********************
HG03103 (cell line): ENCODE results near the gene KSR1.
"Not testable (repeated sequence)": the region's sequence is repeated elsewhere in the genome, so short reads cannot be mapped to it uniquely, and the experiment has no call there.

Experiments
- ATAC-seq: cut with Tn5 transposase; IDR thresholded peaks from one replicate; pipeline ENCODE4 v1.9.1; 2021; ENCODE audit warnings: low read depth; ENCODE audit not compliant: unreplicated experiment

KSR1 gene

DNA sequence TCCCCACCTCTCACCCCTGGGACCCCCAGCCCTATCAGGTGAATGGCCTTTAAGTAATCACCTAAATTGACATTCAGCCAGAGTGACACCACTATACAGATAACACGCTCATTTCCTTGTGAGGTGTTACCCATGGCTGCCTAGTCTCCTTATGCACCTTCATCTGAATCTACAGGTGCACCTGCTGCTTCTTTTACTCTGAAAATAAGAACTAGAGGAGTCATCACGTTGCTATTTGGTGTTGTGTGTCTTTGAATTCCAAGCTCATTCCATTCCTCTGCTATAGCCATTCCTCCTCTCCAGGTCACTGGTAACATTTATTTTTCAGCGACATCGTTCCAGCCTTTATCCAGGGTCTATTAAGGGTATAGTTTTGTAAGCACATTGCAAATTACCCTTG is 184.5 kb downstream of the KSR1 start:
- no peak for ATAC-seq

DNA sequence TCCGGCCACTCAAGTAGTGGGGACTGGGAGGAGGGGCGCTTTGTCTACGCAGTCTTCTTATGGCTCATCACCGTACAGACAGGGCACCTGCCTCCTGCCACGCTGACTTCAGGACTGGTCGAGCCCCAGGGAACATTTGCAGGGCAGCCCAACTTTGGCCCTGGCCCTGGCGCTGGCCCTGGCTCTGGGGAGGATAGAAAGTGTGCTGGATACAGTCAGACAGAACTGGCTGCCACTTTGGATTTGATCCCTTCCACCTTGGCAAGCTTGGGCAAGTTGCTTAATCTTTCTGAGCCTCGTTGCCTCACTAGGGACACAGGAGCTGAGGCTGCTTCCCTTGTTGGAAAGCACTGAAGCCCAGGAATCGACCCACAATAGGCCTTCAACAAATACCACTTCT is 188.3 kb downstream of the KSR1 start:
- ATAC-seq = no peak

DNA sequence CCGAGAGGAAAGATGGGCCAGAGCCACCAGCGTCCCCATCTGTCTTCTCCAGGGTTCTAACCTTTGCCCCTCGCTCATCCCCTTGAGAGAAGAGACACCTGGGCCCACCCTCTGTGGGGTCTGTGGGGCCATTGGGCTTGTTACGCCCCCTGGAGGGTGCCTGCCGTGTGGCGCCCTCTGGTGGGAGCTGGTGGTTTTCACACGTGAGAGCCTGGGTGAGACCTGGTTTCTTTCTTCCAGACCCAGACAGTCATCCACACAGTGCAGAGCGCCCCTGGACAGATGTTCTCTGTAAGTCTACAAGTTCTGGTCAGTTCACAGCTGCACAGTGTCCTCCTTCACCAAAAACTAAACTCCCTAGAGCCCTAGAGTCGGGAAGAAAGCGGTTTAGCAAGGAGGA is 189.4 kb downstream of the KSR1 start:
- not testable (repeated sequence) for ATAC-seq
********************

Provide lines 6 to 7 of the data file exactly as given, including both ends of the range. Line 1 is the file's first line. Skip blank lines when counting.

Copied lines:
DNA sequence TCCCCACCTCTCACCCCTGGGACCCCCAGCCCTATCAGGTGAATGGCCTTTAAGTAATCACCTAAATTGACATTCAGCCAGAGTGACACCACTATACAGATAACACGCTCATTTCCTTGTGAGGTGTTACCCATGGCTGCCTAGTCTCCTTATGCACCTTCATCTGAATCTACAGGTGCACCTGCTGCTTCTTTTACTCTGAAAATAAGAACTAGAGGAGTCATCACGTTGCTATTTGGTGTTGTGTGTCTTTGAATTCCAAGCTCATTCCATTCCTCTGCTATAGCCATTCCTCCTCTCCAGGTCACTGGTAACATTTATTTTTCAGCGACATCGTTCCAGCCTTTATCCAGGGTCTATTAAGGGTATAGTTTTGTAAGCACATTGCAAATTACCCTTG is 184.5 kb downstream of the KSR1 start:
- no peak for ATAC-seq